The founders envisioned a federal government constitutionally limited to defending our rights to life, liberty and the pursuit of happiness. For that to happen, we must have at least one political party that strongly advocates limiting the power of government. For much of the 19th century that party was the Democrats. For the early part of the 20th century and from the early 1960s through 1988, that party was the Republicans.
Today, it is difficult to find non‐interventionists in either party.
The Democrats demonstrate a disdain for capitalism, free trade and the validity of contracts. They cheer the restriction of certain types of speech on campus and in federal law, and think nation‐building is our moral obligation, even when there is no discernible U.S. interest involved. Lately, the Democrats have been popularly associated with opposition to waging war in far‐flung corners of the globe. But evidence on the ground today tells a somewhat different tale.
As for the GOP, it has openly abandoned the limited‐government principles of Barry Goldwater and Ronald Reagan. Little other evidence is needed than the Medicare prescription drug benefit — with its $13‐trillion unfunded liability — passed with a strong‐arm campaign by the Bush White House and a Republican congressional majority.
What happened to the Republicans? Well, the two Bush presidencies didn’t help. Neither did the supply‐side movement, focused on tax cuts and economic growth, which is laudable. But supporters of those ideas didn’t talk about spending cuts, much less the proper role of government. They had the effect of replacing “liberty” as the motivating force behind the GOP with “growth,” a somewhat less inspiring ideal.
But perhaps most pernicious has been the role played by the neoconservatives. The late William F. Buckley used his conservative flagship publication, National Review, to make anti‐communism the litmus test for joining the conservative movement. Dealing with the Soviets during the Cold War was clearly an important task, but it should not have opened the door to the limited government movement to the neoconservatives, who always have been advocates of big government. With the neocon foot in the policymaking door after the Cold War ended, the drumbeat for war in Iraq began in earnest a decade before 9/11.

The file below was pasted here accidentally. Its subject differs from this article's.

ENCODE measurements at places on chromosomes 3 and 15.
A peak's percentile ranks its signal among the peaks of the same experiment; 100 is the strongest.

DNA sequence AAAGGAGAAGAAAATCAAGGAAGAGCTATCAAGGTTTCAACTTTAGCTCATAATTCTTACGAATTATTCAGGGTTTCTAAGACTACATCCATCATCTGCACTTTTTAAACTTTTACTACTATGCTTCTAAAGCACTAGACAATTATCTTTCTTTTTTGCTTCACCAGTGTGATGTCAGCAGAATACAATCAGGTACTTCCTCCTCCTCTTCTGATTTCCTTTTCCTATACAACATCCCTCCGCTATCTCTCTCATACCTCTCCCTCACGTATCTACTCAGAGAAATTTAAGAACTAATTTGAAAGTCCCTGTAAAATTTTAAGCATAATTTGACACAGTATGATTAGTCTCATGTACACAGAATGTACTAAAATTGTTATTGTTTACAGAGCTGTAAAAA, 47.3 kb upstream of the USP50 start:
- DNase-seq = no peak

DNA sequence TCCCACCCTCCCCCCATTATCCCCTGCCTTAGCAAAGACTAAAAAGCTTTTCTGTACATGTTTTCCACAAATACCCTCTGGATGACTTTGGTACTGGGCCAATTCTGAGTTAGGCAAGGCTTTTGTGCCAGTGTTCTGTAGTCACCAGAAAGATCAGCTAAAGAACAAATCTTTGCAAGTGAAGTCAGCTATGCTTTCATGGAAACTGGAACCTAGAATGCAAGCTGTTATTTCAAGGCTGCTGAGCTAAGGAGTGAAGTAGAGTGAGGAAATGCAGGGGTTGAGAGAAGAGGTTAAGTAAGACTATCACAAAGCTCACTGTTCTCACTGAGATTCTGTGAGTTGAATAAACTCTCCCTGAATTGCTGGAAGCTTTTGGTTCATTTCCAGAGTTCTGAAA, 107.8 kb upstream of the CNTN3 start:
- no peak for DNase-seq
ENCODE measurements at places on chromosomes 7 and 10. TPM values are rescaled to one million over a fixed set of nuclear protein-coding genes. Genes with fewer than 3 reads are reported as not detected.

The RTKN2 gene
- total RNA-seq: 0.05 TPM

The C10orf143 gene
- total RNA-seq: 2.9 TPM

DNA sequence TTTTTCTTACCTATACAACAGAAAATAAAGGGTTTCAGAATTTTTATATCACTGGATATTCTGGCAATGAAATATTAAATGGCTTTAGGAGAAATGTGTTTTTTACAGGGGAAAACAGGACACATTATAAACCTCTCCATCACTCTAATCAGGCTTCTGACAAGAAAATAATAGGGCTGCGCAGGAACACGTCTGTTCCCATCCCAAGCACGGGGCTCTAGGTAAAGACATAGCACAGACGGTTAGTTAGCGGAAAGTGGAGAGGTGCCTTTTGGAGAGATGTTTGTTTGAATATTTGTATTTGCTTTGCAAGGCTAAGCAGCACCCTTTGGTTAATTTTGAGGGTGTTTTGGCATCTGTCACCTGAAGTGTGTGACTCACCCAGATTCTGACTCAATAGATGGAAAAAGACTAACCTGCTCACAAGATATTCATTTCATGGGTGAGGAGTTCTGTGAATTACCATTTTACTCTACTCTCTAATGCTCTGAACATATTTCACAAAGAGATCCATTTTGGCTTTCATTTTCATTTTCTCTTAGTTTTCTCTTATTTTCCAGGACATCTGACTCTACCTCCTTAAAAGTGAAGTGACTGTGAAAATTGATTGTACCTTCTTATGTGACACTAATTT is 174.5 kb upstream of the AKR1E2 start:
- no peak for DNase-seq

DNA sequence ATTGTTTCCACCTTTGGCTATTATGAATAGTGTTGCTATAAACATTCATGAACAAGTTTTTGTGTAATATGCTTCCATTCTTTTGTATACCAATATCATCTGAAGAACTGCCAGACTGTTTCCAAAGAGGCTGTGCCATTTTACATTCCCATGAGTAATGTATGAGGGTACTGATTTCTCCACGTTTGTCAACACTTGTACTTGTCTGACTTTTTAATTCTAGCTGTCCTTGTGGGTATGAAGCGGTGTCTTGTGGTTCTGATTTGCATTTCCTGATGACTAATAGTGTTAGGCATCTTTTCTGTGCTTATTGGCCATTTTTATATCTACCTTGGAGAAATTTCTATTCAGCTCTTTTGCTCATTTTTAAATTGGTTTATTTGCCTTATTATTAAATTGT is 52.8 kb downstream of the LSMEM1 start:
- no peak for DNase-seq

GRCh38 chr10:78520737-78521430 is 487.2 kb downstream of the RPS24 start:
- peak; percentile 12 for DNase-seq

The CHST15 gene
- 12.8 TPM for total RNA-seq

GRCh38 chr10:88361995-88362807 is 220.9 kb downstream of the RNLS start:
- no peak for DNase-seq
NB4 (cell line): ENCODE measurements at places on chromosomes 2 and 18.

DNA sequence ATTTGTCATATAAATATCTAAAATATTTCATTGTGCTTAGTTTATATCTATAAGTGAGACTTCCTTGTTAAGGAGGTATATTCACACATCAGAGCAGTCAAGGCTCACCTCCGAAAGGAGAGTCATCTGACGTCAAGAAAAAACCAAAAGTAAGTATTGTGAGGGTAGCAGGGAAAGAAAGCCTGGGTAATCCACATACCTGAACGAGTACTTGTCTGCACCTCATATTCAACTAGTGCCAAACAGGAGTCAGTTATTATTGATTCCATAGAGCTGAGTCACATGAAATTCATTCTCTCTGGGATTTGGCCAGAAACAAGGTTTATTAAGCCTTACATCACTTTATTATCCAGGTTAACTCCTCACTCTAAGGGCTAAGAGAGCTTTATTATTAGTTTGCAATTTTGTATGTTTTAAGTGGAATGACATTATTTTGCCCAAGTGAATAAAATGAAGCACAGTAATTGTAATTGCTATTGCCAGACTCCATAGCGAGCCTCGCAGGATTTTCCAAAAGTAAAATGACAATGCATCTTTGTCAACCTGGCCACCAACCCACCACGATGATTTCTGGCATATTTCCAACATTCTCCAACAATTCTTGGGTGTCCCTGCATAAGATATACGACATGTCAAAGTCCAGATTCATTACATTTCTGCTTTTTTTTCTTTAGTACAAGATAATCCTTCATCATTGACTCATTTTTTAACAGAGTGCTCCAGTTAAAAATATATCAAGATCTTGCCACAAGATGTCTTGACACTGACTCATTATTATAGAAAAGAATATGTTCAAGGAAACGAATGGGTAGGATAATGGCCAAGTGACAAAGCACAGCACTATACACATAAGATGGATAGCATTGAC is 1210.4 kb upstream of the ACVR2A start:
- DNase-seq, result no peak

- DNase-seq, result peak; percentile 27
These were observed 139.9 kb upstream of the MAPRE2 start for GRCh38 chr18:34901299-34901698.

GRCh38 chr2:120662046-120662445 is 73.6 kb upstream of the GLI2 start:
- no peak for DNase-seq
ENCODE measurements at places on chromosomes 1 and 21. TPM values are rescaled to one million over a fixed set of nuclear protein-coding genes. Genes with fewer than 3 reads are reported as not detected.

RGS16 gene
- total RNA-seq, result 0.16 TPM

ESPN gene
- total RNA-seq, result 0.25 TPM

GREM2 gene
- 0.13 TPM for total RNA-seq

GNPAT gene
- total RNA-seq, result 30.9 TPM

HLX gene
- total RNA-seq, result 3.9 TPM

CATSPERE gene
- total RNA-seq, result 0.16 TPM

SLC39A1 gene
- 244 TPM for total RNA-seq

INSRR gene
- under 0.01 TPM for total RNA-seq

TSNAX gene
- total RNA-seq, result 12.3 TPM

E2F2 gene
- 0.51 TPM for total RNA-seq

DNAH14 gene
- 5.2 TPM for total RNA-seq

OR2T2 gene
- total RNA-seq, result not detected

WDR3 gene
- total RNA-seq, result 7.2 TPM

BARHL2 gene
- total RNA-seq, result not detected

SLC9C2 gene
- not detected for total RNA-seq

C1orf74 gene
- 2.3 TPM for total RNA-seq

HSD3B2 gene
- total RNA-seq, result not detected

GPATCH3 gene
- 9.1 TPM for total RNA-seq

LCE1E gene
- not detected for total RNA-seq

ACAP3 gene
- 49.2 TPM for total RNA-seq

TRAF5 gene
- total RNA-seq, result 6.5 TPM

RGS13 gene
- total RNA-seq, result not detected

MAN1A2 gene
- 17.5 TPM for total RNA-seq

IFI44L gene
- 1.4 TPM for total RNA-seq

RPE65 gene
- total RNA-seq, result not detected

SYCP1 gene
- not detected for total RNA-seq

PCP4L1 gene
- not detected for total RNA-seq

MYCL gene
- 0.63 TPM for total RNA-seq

It is important to realize that neocons are not just nation‐building, American empire advocates. They like big government across the board. No Child Left Behind, the thinly disguised effort to nationalize education in America, was principally a neocon initiative. Consider this comment from the late Irving Kristol, self‐described “godfather” of the neoconservative movement: “Neocons do not feel that kind of alarm or anxiety about the growth of the state in the past century, seeing it as natural, indeed inevitable.” Indeed.
There is an insidious philosophy underlying this acceptance of the “natural” growth of statism. Neoconservative columnist David Brooks wrote in the late 1990s that we need “a vigorous One Nation Conservatism that will connect a revived sense of citizenship with the long‐standing national greatness Americans hold dear.” In another essay, he wrote, “Ultimately, American purpose can find its voice only in Washington … individual ambition and will power are channeled into the cause of national greatness. And by making the nation great, individuals are able to join their narrow concerns to a larger national project.” A frightening worldview.
Which brings us to the war in Afghanistan. The neocons are predictably enthused about the prospect of a prolonged U.S. occupation there. A dozen or so of them recently sent a letter to President Obama urging him to up the ante. Astonishingly, the president who was elected as the anti‐war protest candidate appears poised to take the neocons’ advice and commit tens of thousands more troops to a conflict in which immediate U.S. interests are unclear at best.
Meanwhile, Obama’s domestic agenda is in shambles. Americans are outraged at the prospect of trillion‐dollar deficits, auto bailouts and the subsidies to irresponsible bankers. And they don’t want socialized medicine.
The “tea parties” and town hall meetings are essentially libertarian. There is no conservative policy agenda, only a demand that the government stop trying to run our lives.
Republicans should take this opportunity to return to their traditional non‐interventionist roots, and throw their neoconservative wing under the bus and forcefully oppose the war in Afghanistan. The Republicans have a chance at this moment to reclaim the mantle of the party of non‐intervention — in your healthcare, in your wallet, in your lifestyle, and in the affairs of other nations.